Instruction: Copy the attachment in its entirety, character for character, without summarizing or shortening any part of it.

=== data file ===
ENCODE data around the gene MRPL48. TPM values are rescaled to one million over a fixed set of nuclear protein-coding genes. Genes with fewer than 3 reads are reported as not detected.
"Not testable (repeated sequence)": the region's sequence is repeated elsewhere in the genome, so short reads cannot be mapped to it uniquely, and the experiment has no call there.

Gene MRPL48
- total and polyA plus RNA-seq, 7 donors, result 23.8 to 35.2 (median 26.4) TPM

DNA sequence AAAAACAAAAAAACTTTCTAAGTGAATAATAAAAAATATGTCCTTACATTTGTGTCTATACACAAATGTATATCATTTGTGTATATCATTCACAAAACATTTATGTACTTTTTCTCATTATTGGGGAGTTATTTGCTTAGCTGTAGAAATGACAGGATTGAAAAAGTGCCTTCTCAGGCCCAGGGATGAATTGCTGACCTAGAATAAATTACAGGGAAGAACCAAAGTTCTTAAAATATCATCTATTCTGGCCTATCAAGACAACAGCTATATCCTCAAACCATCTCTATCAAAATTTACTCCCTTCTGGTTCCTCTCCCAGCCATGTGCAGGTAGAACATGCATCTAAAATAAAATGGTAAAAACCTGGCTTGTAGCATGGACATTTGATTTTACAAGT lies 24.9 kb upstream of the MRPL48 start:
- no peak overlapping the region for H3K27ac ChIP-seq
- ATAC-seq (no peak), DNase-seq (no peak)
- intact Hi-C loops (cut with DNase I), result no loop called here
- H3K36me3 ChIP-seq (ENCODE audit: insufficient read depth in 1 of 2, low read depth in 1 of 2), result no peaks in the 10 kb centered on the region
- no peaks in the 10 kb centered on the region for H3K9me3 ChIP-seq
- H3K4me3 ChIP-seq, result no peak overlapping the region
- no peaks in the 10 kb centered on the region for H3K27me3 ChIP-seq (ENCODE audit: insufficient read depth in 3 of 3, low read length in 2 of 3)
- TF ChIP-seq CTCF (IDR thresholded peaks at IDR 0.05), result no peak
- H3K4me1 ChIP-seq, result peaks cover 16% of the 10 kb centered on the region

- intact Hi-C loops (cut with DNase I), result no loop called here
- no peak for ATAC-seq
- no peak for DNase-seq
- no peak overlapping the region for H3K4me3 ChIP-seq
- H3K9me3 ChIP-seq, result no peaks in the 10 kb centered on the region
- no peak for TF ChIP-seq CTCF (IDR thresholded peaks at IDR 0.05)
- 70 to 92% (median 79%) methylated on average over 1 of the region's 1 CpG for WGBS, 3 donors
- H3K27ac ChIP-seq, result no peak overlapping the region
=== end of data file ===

ENCODE data around the gene MRPL48. TPM values are rescaled to one million over a fixed set of nuclear protein-coding genes. Genes with fewer than 3 reads are reported as not detected.
"Not testable (repeated sequence)": the region's sequence is repeated elsewhere in the genome, so short reads cannot be mapped to it uniquely, and the experiment has no call there.

Gene MRPL48
- total and polyA plus RNA-seq, 7 donors, result 23.8 to 35.2 (median 26.4) TPM

DNA sequence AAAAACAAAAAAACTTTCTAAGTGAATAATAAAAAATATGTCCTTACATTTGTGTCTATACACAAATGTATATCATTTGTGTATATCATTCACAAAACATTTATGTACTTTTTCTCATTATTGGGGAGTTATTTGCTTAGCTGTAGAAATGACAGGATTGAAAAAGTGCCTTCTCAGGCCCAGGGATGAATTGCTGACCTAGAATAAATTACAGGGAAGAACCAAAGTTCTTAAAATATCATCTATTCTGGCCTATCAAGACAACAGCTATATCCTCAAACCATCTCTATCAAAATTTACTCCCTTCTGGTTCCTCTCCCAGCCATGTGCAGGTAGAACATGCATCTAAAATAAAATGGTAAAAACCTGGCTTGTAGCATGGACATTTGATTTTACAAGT lies 24.9 kb upstream of the MRPL48 start:
- no peak overlapping the region for H3K27ac ChIP-seq
- ATAC-seq (no peak), DNase-seq (no peak)
- intact Hi-C loops (cut with DNase I), result no loop called here
- H3K36me3 ChIP-seq (ENCODE audit: insufficient read depth in 1 of 2, low read depth in 1 of 2), result no peaks in the 10 kb centered on the region
- no peaks in the 10 kb centered on the region for H3K9me3 ChIP-seq
- H3K4me3 ChIP-seq, result no peak overlapping the region
- no peaks in the 10 kb centered on the region for H3K27me3 ChIP-seq (ENCODE audit: insufficient read depth in 3 of 3, low read length in 2 of 3)
- TF ChIP-seq CTCF (IDR thresholded peaks at IDR 0.05), result no peak
- H3K4me1 ChIP-seq, result peaks cover 16% of the 10 kb centered on the region

- intact Hi-C loops (cut with DNase I), result no loop called here
- no peak for ATAC-seq
- no peak for DNase-seq
- no peak overlapping the region for H3K4me3 ChIP-seq
- H3K9me3 ChIP-seq, result no peaks in the 10 kb centered on the region
- no peak for TF ChIP-seq CTCF (IDR thresholded peaks at IDR 0.05)
- 70 to 92% (median 79%) methylated on average over 1 of the region's 1 CpG for WGBS, 3 donors
- H3K27ac ChIP-seq, result no peak overlapping the region